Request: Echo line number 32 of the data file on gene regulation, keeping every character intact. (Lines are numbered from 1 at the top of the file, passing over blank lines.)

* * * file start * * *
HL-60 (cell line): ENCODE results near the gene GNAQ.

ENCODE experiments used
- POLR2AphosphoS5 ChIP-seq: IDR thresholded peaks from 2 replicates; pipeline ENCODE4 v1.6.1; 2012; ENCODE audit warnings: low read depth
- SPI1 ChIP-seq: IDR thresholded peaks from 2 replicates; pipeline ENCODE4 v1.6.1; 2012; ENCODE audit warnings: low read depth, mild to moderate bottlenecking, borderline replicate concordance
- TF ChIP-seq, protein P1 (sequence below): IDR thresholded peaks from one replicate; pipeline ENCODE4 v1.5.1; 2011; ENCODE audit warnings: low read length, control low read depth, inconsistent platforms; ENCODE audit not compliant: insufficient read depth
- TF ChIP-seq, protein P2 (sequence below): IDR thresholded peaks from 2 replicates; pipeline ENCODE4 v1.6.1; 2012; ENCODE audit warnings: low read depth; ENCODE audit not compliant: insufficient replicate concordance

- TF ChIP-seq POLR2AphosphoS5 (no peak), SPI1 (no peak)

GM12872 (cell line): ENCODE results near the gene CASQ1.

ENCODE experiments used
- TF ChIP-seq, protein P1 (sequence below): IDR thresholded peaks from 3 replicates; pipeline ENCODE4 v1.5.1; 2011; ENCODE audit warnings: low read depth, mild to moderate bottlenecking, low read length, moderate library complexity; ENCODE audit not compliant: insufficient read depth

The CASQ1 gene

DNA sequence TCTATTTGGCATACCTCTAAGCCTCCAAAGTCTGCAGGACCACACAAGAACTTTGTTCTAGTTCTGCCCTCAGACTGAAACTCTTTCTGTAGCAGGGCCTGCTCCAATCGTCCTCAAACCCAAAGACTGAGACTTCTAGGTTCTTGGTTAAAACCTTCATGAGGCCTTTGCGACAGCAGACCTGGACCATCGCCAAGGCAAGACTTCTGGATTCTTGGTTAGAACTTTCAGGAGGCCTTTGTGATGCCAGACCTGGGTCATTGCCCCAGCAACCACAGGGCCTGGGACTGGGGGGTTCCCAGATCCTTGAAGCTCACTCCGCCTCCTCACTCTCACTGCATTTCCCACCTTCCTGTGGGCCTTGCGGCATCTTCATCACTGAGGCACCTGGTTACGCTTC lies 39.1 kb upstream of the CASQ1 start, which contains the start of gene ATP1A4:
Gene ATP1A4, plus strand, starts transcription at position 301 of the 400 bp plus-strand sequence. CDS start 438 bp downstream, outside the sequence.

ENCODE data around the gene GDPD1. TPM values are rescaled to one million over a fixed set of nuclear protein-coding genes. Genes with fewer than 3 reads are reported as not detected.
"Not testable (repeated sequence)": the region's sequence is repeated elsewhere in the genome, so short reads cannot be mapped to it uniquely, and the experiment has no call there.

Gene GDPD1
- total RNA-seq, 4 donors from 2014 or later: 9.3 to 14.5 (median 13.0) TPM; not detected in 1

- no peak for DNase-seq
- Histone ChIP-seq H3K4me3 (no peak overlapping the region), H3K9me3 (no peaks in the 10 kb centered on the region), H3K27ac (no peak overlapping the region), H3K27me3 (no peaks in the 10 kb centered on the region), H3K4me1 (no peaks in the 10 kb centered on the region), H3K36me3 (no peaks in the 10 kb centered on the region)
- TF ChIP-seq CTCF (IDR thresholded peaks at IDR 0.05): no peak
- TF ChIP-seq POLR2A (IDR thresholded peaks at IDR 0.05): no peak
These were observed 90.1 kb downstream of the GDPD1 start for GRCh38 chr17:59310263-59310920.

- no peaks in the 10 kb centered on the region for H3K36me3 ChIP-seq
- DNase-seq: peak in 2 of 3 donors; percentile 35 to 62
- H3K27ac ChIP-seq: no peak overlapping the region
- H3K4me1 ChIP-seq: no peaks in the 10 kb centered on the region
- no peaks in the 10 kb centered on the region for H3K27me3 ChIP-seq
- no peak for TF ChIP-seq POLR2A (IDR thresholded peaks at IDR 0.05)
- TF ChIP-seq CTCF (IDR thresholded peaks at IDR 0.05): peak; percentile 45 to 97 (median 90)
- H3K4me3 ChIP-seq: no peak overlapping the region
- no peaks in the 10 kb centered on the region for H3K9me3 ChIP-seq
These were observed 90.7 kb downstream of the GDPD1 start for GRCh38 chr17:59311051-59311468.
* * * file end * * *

These were observed 90.7 kb downstream of the GDPD1 start for GRCh38 chr17:59311051-59311468.